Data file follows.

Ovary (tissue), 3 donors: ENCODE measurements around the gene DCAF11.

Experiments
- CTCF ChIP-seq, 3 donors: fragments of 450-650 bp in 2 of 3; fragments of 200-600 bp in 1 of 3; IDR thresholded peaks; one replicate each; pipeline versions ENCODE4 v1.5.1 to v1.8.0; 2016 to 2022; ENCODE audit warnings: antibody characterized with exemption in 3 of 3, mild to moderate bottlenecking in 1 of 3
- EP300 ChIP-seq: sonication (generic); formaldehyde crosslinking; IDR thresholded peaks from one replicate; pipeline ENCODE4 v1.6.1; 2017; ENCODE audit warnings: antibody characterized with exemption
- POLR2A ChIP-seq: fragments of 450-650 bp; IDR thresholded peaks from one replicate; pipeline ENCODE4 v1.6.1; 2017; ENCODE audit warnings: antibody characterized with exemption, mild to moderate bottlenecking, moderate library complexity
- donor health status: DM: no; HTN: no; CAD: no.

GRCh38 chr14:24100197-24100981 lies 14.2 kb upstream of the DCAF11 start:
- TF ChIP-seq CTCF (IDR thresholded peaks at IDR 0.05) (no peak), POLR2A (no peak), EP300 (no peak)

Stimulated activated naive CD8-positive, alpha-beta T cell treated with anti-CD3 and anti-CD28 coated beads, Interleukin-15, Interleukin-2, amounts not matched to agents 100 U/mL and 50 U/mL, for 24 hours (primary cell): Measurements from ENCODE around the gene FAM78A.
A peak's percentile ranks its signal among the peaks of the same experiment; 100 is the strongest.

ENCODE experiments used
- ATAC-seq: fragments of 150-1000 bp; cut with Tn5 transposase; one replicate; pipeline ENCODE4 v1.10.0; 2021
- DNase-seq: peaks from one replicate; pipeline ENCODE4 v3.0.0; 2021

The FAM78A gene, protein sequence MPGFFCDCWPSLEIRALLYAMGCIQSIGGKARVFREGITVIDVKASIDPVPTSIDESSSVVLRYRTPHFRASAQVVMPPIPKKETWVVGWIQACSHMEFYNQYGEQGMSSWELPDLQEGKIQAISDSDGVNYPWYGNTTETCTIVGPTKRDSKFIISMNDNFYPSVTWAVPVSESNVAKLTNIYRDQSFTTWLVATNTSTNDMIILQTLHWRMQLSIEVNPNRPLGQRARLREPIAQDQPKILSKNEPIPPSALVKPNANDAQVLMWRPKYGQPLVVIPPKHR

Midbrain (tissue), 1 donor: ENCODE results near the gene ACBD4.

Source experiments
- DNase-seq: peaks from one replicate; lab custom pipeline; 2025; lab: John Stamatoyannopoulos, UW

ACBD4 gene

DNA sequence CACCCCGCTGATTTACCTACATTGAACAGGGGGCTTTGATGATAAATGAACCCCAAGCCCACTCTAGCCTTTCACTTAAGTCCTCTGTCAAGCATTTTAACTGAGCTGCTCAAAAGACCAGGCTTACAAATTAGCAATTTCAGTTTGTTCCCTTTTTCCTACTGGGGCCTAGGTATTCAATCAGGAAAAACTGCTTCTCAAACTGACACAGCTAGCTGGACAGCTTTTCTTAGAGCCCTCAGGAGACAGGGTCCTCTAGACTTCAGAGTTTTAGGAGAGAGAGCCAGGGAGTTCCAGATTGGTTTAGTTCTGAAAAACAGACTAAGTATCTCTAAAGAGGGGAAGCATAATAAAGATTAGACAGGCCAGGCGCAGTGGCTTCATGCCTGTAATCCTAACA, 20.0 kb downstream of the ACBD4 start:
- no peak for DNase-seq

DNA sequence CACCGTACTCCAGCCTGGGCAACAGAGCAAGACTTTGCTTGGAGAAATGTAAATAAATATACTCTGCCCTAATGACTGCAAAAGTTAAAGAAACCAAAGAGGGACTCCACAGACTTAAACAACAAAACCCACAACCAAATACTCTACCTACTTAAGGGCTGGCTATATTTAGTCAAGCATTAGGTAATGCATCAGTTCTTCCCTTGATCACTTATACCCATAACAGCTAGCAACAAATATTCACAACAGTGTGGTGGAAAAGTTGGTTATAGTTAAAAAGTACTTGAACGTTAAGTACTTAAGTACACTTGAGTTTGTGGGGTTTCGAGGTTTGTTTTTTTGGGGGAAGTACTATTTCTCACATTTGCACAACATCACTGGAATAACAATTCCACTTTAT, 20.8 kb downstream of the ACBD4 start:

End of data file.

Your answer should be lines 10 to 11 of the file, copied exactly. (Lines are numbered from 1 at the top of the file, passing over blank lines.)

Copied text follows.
A peak's percentile ranks its signal among the peaks of the same experiment; 100 is the strongest.

ENCODE experiments used